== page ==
Resurrection changed this. Crucifixion was denied its authority, and the influence of the Roman world started to unravel; with a letter, written from jail, with real power, by a guy named Paul. Paul opened the resurrections front, if you will. Dr. King stood upon that ground, defending it, and even moved the markers. Paul and Dr. King now pass this resurrection work to us, to take up wearing the unique armor God has given us.
Let me tell you a story of a guy doing his bit. His name is Daryl Davis. He is 58 years old and a keyboard player who lives in Maryland. Back in 1983 he was playing a gig at a bar in Frederick MD. After the show a guy walked up to him and was effusive about his playing. They struck up a conversation, and somehow, Daryl learned that this man was a card-carrying member of the Ku Klux Klan.
Now Daryl, being African American, was taken aback, but he was also curious, so he continued the conversation, knowing he was clothed in the armor God uniquely designed for him. The breastplate of righteousness he wore was his belief that a person couldn’t hate him without knowing him. So, he got acquainted with this guy, a friendship developed, and through it Daryl learned a whole bunch about the KKK. The shield of faith Daryl carried was the assumption that “When you actively listen to someone else, you are passively teaching them something about yourself.”
In time Daryl became acquainted with Roger Kelly, the Imperial Wizard of the KKK in Maryland. He made contact with Kelly and asked to meet. Kelly agreed. Their first meeting was in a diner. Kelly arrived with a show of power appropriate to his Imperial Office. He had body guards “packin’ heat.” Daryl was just there on his own sitting in a booth. They met and talked. Daryl initiated another meeting, and then another after that.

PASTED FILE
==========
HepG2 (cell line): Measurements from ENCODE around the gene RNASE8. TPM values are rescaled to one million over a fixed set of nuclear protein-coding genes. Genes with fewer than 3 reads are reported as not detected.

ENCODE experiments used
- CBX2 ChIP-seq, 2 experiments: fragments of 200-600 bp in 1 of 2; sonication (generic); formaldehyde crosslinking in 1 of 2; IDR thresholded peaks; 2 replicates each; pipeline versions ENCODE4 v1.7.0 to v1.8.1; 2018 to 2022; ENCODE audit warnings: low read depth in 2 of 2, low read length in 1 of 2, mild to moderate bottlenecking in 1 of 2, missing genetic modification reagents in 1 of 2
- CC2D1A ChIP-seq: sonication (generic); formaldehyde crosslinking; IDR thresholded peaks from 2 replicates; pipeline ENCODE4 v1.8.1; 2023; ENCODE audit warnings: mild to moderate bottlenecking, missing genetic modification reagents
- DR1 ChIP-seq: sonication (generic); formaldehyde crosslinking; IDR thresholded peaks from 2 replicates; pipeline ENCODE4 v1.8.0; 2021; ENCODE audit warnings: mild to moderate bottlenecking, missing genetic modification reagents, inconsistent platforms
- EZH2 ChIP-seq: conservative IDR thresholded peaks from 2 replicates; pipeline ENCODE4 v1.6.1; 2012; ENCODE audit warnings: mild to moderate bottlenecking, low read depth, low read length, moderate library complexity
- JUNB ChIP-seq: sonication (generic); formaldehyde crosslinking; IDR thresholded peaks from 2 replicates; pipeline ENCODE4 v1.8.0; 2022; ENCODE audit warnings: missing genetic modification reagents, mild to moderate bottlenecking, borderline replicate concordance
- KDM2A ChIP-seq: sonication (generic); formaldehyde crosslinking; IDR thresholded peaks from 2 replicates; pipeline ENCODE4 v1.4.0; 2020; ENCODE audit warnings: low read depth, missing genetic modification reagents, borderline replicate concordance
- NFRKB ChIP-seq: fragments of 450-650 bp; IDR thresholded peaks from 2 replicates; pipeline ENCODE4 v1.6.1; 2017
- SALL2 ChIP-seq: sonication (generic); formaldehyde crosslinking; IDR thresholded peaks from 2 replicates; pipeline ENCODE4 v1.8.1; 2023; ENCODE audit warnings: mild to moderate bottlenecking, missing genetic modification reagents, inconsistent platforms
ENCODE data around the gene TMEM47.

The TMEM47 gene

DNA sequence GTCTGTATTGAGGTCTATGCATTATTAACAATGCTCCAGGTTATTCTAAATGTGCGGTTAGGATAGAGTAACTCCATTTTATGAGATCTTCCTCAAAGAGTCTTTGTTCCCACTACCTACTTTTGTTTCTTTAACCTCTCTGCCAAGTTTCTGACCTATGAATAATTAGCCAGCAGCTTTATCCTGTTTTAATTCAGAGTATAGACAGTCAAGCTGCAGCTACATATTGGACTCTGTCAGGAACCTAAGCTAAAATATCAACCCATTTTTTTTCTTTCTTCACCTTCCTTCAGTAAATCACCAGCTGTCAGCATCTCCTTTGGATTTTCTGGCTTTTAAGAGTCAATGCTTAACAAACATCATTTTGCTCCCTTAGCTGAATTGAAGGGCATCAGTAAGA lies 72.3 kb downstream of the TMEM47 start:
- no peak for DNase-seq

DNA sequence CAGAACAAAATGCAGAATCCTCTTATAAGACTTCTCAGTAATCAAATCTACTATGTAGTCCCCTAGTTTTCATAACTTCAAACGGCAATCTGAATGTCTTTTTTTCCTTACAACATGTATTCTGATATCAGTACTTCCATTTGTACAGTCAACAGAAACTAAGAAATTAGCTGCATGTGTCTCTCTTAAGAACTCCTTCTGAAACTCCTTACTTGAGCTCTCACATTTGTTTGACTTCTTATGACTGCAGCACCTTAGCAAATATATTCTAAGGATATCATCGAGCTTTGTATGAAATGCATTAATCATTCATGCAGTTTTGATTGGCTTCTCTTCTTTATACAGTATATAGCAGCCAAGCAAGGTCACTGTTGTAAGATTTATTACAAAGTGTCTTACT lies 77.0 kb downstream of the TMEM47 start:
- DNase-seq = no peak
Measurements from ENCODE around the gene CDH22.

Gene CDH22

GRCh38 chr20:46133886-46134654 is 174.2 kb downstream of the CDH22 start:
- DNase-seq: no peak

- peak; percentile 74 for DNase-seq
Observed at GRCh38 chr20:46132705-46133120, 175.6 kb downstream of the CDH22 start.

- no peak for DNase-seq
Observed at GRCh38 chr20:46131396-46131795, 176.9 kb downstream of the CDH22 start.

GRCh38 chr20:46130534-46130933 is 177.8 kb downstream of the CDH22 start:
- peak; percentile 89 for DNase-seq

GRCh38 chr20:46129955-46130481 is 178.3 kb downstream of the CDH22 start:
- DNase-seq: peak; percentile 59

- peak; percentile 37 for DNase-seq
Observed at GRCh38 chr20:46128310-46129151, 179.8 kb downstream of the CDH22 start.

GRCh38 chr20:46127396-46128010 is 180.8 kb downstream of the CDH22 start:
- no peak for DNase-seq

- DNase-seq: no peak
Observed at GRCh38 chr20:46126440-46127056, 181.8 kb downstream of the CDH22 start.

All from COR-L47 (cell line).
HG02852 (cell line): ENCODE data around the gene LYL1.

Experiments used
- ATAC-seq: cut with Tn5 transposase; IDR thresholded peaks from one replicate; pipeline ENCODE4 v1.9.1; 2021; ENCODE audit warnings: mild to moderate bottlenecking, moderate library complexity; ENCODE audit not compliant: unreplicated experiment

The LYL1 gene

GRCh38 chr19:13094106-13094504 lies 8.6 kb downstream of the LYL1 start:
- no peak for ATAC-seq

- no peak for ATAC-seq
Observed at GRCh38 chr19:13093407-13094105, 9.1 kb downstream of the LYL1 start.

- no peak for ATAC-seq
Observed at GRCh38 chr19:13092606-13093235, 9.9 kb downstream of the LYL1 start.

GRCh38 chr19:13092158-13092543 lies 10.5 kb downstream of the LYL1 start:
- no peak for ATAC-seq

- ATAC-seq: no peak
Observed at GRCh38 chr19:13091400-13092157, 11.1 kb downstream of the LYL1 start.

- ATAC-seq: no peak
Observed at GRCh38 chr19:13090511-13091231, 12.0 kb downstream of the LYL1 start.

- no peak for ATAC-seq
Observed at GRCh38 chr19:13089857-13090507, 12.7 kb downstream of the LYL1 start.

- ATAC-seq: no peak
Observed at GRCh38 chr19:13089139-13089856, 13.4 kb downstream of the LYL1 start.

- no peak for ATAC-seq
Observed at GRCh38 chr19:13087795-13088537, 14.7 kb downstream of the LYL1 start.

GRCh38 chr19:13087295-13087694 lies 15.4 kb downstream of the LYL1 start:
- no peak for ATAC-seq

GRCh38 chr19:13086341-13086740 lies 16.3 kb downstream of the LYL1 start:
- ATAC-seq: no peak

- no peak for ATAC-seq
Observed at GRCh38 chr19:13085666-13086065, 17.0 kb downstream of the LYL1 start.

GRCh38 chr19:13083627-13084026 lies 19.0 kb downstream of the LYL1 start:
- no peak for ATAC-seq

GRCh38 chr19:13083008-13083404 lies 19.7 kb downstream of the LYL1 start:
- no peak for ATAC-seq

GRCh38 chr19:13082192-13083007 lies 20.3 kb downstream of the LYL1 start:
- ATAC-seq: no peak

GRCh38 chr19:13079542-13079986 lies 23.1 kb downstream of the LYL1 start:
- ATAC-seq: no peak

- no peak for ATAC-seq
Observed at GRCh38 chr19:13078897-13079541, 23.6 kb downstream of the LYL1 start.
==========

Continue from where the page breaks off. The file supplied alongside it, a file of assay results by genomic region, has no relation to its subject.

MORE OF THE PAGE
Girded with the belt of truth Daryl offered Kelly the platform to make his case for the KKK, and yet, when Kelly made a false statement, Daryl would politely challenge it every time. In time Kelly reciprocated, and, in this way, a true friendship was forged. What they learned was they wanted the same things for themselves, and their family, and their community. Pretty soon Kelly started meeting Daryl without his bodyguards. Then they met in each other’s homes; they broke bread together; and their friendship, neighbor to neighbor, grew. In this way they undermined the powers and principalities of the disembodied evil of racism that had so distorted, at least in Kelly’s case, the course of his life.
One day Kelly showed up at Daryl’s house with his Imperial Wizard robes and hat, and he gave them to Daryl. On that day Kelly walked away from the KKK. Since then, Daryl has converted, through friendship, twelve other hardcore members of the Ku Klux Klan.
Now, within the African American community Daryl has critics. Some believe his way is too slow; others say engaging the KKK at all gives them to much legitimacy. And Daryl understands their feelings and their sentiments; because he knows that the armor he wears is his own, made uniquely by God for him; and so, he wears it comfortably, as he seeks to undermine the disembodied powers and principalities of institutional racism, one neighbor at a time.
There is no right way to do this. There is not just one way to do this. There is only your way of doing this, based on the armor that God designed for you. The only specific thing that is true for all of us is that we are all empowered by God, and loved by God, and this love is marked, sealed and remembered through the resurrection of Jesus.
Dr. Martin Luther King, Jr., who we honor this evening, knew this; and lived this; we see it in the way he wore the armor God designed for him. He made a difference, and serves as a model for us all.